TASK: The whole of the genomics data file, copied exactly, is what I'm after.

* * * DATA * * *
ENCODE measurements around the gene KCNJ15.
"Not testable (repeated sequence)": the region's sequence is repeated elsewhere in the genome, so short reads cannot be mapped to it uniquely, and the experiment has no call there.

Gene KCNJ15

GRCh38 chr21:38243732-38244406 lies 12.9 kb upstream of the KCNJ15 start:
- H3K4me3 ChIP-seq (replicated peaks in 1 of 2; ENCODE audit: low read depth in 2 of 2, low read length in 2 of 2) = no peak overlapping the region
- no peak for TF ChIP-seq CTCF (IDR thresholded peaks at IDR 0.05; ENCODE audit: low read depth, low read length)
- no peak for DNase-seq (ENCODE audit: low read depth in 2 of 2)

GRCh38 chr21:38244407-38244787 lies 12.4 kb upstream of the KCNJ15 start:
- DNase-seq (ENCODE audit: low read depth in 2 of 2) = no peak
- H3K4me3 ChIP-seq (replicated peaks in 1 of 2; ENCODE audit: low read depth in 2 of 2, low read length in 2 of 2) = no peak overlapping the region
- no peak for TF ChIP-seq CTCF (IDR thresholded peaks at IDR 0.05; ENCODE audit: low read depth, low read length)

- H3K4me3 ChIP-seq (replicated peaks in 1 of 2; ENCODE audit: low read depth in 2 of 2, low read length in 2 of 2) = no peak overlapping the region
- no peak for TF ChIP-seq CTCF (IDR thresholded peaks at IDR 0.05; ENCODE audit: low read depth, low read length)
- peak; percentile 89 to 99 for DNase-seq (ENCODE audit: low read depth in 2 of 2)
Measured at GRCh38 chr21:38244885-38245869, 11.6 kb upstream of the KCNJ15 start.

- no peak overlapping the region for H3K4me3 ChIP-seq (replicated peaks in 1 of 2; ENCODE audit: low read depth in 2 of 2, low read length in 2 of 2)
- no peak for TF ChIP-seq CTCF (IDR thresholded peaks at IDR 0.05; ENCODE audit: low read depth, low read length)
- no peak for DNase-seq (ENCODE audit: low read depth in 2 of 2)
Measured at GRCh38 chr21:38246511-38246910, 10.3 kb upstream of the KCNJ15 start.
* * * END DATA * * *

ENCODE measurements around the gene KCNJ15.
"Not testable (repeated sequence)": the region's sequence is repeated elsewhere in the genome, so short reads cannot be mapped to it uniquely, and the experiment has no call there.

Gene KCNJ15

GRCh38 chr21:38243732-38244406 lies 12.9 kb upstream of the KCNJ15 start:
- H3K4me3 ChIP-seq (replicated peaks in 1 of 2; ENCODE audit: low read depth in 2 of 2, low read length in 2 of 2) = no peak overlapping the region
- no peak for TF ChIP-seq CTCF (IDR thresholded peaks at IDR 0.05; ENCODE audit: low read depth, low read length)
- no peak for DNase-seq (ENCODE audit: low read depth in 2 of 2)

GRCh38 chr21:38244407-38244787 lies 12.4 kb upstream of the KCNJ15 start:
- DNase-seq (ENCODE audit: low read depth in 2 of 2) = no peak
- H3K4me3 ChIP-seq (replicated peaks in 1 of 2; ENCODE audit: low read depth in 2 of 2, low read length in 2 of 2) = no peak overlapping the region
- no peak for TF ChIP-seq CTCF (IDR thresholded peaks at IDR 0.05; ENCODE audit: low read depth, low read length)

- H3K4me3 ChIP-seq (replicated peaks in 1 of 2; ENCODE audit: low read depth in 2 of 2, low read length in 2 of 2) = no peak overlapping the region
- no peak for TF ChIP-seq CTCF (IDR thresholded peaks at IDR 0.05; ENCODE audit: low read depth, low read length)
- peak; percentile 89 to 99 for DNase-seq (ENCODE audit: low read depth in 2 of 2)
Measured at GRCh38 chr21:38244885-38245869, 11.6 kb upstream of the KCNJ15 start.

- no peak overlapping the region for H3K4me3 ChIP-seq (replicated peaks in 1 of 2; ENCODE audit: low read depth in 2 of 2, low read length in 2 of 2)
- no peak for TF ChIP-seq CTCF (IDR thresholded peaks at IDR 0.05; ENCODE audit: low read depth, low read length)
- no peak for DNase-seq (ENCODE audit: low read depth in 2 of 2)
Measured at GRCh38 chr21:38246511-38246910, 10.3 kb upstream of the KCNJ15 start.